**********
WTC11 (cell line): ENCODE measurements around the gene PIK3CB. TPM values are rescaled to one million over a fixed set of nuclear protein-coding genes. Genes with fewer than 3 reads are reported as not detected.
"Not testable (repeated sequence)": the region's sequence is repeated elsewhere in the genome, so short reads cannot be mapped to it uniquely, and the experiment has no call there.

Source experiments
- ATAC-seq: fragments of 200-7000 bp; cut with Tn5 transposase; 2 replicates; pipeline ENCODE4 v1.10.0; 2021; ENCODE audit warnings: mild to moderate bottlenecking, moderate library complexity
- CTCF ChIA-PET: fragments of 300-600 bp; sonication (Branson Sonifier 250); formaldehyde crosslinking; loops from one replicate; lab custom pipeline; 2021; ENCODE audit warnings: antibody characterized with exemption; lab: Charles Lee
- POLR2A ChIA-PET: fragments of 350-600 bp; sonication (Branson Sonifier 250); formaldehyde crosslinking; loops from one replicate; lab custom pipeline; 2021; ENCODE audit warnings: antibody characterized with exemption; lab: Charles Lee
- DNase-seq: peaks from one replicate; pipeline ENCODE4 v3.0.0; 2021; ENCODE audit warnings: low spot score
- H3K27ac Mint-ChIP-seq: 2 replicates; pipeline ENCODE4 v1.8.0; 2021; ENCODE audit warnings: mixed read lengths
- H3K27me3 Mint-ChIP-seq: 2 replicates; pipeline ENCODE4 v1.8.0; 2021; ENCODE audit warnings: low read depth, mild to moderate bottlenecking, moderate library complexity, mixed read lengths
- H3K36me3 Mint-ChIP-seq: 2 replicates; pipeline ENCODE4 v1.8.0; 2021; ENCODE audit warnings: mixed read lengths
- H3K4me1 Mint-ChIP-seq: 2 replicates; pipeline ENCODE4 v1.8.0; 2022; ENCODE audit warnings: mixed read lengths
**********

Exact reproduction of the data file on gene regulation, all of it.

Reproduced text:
WTC11 (cell line): ENCODE measurements around the gene PIK3CB. TPM values are rescaled to one million over a fixed set of nuclear protein-coding genes. Genes with fewer than 3 reads are reported as not detected.
"Not testable (repeated sequence)": the region's sequence is repeated elsewhere in the genome, so short reads cannot be mapped to it uniquely, and the experiment has no call there.

Source experiments
- ATAC-seq: fragments of 200-7000 bp; cut with Tn5 transposase; 2 replicates; pipeline ENCODE4 v1.10.0; 2021; ENCODE audit warnings: mild to moderate bottlenecking, moderate library complexity
- CTCF ChIA-PET: fragments of 300-600 bp; sonication (Branson Sonifier 250); formaldehyde crosslinking; loops from one replicate; lab custom pipeline; 2021; ENCODE audit warnings: antibody characterized with exemption; lab: Charles Lee
- POLR2A ChIA-PET: fragments of 350-600 bp; sonication (Branson Sonifier 250); formaldehyde crosslinking; loops from one replicate; lab custom pipeline; 2021; ENCODE audit warnings: antibody characterized with exemption; lab: Charles Lee
- DNase-seq: peaks from one replicate; pipeline ENCODE4 v3.0.0; 2021; ENCODE audit warnings: low spot score
- H3K27ac Mint-ChIP-seq: 2 replicates; pipeline ENCODE4 v1.8.0; 2021; ENCODE audit warnings: mixed read lengths
- H3K27me3 Mint-ChIP-seq: 2 replicates; pipeline ENCODE4 v1.8.0; 2021; ENCODE audit warnings: low read depth, mild to moderate bottlenecking, moderate library complexity, mixed read lengths
- H3K36me3 Mint-ChIP-seq: 2 replicates; pipeline ENCODE4 v1.8.0; 2021; ENCODE audit warnings: mixed read lengths
- H3K4me1 Mint-ChIP-seq: 2 replicates; pipeline ENCODE4 v1.8.0; 2022; ENCODE audit warnings: mixed read lengths